The Conjuring Universe frames demon Valak as the central antagonist for its hit movie franchise. But did you know that the demon Valak is actually based on a real person?
The Conjuring Universe movies, including The Conjuring, The Conjuring 2, The Nun, and Annabelle: Creation, feature the fallen angel Valak in its numerous demonic forms.
How Does History Describe Valak?
The bone-chilling tale unfolded in1577 when the first mention of Valak was made in the Pseudomonarchia Daemonum (The False Monarchy of Demons).
The mention came in the appendix of the grimoire De praestigiis daemonum (On the Tricks of Demons). Dutch physician and demonologist Johann Weyer was the author of these books and is responsible for creating the earliest recorded account of Valak.
The books he created essentially contain a list of sixty-nine demons and the appropriate vanquishing spells and rituals to invoke them. The name Valak is described in many different forms, mainly from Proto-Indo-European countries such as Iran and Armenia. The earliest depictions of demon Valak describe him as an angelically winged boy seated upon a two-headed dragon.
The Sixty-Nine Demons
Orders of power categorize the sixty-nine demons featured in Weyer’s works. For example, a King has much less power than an Orion, who sits fiercely at the top of the hierarchy. The other categories include Dukes, Presidents, Princes, Marquesses, and Counts. Demon Valak is ranked as a higher-ordered President and can locate, summon and control snakes.
Valak is a force to be reckoned with, holding firmly onto his place at number 49 on Weyer’s demonic list. He watches over thirty different legions of spirits, making him one of the most powerful demons of the age. He’s able to locate hidden treasures, which he’s cunningly used to gain favor with higher demons such as Astaroth.
In fact, demon Valak even tried to steal the crown of Bethmora from Hell itself but failed miserably when trying to harness the power of the Right Hand of Doom. It was swiftly imprisoned by the Duke of Hell himself, Astaroth, who took little pity on the greedy Valak.
Valak The Nun
The blockbuster prequel to the Conjuring movies The Nun set the foundations for a lot of the lore associated with Valak. The story dates back to early Christianity and a little-known monastery in the Carta region of Romania.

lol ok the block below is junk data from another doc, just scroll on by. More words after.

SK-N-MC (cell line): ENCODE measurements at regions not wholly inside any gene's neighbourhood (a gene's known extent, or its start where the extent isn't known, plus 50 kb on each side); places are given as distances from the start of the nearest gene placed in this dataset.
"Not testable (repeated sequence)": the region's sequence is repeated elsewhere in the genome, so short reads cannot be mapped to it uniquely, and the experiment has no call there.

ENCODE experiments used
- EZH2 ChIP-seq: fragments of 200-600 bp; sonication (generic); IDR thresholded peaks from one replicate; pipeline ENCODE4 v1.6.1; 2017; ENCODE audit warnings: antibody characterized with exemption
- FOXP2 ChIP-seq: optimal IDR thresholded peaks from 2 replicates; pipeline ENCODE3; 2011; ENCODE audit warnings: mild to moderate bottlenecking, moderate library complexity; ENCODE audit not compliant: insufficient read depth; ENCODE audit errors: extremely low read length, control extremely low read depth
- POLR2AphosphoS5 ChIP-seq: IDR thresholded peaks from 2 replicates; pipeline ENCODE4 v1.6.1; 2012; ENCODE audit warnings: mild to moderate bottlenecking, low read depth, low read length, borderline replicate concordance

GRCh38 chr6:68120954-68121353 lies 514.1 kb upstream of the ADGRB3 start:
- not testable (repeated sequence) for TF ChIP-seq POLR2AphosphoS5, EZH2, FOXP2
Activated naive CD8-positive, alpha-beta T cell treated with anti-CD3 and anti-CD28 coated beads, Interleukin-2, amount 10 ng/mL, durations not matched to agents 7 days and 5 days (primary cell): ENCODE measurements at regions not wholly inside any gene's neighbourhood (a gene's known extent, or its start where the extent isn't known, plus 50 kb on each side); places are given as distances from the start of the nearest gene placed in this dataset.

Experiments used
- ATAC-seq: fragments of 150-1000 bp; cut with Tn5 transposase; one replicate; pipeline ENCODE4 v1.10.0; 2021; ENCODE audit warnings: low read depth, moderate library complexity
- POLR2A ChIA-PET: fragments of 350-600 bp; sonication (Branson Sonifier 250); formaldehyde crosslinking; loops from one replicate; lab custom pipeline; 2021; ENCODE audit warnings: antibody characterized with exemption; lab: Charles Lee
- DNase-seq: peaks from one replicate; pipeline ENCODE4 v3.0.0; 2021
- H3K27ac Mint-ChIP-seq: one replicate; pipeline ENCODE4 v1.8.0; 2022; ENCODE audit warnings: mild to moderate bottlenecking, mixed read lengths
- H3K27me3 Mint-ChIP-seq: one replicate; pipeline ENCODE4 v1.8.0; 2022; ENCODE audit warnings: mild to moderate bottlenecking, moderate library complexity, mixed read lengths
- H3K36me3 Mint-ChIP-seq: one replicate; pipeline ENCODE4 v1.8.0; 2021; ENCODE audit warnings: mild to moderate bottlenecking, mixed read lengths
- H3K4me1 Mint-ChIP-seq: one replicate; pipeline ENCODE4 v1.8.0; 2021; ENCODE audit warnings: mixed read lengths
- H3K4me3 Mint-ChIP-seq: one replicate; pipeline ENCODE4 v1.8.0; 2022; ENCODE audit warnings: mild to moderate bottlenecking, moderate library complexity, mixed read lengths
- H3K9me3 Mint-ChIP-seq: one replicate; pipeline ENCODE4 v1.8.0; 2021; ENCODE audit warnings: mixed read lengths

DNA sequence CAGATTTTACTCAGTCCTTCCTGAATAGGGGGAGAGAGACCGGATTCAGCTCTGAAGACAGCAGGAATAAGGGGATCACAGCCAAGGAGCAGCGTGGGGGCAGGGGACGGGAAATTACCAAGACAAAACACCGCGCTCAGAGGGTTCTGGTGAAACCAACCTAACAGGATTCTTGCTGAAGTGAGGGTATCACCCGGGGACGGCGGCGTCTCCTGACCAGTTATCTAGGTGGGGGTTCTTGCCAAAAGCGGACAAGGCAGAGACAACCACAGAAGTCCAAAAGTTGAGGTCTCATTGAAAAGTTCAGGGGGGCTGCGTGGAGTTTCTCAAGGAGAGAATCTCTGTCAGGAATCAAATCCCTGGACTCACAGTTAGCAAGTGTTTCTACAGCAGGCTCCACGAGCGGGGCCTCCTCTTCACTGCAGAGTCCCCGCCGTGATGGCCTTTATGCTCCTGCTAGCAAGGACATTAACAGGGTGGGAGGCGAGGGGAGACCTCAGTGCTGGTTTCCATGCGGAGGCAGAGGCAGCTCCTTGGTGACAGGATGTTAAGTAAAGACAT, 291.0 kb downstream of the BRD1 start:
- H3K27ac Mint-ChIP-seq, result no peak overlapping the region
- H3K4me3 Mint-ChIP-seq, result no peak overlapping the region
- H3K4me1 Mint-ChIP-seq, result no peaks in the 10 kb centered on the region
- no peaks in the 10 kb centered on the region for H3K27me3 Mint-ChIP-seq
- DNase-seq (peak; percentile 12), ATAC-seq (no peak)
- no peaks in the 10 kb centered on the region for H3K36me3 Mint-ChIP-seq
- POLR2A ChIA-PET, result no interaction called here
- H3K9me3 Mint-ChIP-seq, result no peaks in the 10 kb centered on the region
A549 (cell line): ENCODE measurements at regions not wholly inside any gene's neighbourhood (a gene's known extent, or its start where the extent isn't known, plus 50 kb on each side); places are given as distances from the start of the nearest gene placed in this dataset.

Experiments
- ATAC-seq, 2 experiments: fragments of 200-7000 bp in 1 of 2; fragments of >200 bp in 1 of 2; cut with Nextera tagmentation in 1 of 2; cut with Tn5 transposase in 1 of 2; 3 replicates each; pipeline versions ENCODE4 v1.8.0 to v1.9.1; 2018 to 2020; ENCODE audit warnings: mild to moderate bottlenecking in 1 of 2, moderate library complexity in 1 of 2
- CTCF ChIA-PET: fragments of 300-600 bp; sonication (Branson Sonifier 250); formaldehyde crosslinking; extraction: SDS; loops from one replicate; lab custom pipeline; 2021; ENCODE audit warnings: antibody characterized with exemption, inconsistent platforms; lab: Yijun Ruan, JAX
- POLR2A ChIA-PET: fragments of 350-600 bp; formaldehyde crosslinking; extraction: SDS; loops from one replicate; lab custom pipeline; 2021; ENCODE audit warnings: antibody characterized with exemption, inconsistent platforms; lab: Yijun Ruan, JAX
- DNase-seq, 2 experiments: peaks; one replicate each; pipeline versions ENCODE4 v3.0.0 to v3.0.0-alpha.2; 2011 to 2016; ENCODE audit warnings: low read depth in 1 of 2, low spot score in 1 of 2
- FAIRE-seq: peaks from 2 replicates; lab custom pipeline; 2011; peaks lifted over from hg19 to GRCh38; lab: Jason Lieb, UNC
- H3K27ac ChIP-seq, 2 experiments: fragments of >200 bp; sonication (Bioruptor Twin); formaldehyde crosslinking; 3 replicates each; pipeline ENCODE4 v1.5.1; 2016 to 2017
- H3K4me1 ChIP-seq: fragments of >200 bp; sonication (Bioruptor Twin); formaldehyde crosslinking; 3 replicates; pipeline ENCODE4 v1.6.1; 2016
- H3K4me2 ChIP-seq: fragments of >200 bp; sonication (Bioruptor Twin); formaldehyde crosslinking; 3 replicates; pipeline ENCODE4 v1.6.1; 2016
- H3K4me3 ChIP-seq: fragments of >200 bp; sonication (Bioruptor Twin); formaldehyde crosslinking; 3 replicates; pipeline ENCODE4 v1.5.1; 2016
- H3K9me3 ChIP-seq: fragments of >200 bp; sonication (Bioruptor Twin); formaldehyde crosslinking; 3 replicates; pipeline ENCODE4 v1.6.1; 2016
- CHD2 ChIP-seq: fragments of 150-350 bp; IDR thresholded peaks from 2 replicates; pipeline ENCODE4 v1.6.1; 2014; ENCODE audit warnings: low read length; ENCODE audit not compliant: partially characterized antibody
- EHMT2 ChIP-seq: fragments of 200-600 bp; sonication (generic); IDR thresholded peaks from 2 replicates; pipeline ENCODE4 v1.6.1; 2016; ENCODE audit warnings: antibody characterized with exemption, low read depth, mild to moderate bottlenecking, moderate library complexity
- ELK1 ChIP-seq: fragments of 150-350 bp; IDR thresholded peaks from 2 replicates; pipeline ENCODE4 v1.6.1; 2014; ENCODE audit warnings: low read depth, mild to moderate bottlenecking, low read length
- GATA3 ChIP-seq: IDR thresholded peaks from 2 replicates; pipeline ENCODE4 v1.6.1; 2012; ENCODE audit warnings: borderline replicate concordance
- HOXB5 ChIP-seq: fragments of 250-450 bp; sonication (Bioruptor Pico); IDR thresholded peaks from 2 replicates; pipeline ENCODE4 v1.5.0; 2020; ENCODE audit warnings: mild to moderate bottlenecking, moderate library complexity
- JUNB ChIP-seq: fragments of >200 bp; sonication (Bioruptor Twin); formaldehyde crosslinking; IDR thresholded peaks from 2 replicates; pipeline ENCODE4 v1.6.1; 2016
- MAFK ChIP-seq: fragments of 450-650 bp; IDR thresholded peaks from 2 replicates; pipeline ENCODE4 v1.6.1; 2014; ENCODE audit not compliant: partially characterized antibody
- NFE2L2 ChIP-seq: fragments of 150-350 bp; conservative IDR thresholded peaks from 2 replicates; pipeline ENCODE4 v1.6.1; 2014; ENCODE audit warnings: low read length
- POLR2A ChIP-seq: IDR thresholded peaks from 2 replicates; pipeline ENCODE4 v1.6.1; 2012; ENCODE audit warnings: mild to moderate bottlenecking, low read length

It’s said that an evil Duke with interests in black magic and Satanism repeatedly tried to summon demonic spirits from the catacombs below. He wanted to invoke these dark spirits for his personal gain but was killed by Vatican officials for his lack of faith in God.
The Nun Lore
The Vatican hastily sealed the rift that the corrupted Duke had made. They used the blood of Christ himself to close the gaping hole between Hell and Earth. All was forgotten until one faithful day during World War II when a Nazi bomb fell on the Monastery, releasing demon Valek into the Kingdom of Earth.
A newly released Valek would take the form of a Nun in an effort to blend in and, more importantly, to mock the faith of the other Nuns. The Nuns of the monastery would go on to pray in vain for years, unbeknownst to them that the demon they are praying to keep at bay sits blatantly among them.
How Much Of The Demon Valak In The Movie Was Inspired By The Legend?
The Nun is based on a true story from the accounts of the real-life Nuns from the Carta Monastery. However, the movie version is vastly embellished and holds little relation to the actual historical accounts of events.
Sadly, it’s just the name of Valak and the mysterious title Marquis of Snakes that is used in the Conjuring Universe movies. A spectral entity inspired the movie version of Valek that Lorraine Warren claimed to be haunting her. She was a demonologist and is the titular character in the Conjuring movies and is played by actress Vera Farmiga.
Demon Valek isn’t a lost boy on a two-headed dragon as history describes but an ominous hooded swirling vortex in the movies. In a recent interview with Variety, director James Wan said that he didn’t want to create a CGI character. He instead wanted to establish a sinister force that was haunting the mind of the main character rather than a physical portrayal.
How Much Of The Conjuring Lore Is True?
None of the Conjuring lore is true; the director James Wan was inspired by Johann Weyer’s famous Grimoire, published in the sixteenth century. The accounts of Johann Weyer himself are not to be taken as fact and should be instead viewed as mythology, and that includes demon Valak.
The inspiration instead came from a film released in 1986 called The Name of the Rose. The movie starred Sean Connery and was based on Italian author Umberto Eco’s novel of the same name. The plot is much like that of The Nun and follows Sean Connery’s character William of Baskerville, as he investigates the mysterious death of a renowned monk in a Benedictine Abbey in northern Italy.
A Lasting Legacy For Demon Valak
The Conjuring is a box office smash hit, and director James Wan has undoubtedly put a lot of hard work into creating a realistic world and lore that people can relate to. But, for all of his efforts, he still hasn’t accomplished a tale that is true to mythology.
However, the accounts from the original Weyer works are more interesting than the Hollywood film series could ever be. They hold a wealth of information still relevant to this day and are growing in popularity every year.
The Bavarian State Library in Germany houses a collection of Weyer’s books. It has revealed that more and more people are showing interest in his works since the Conjuring film franchise.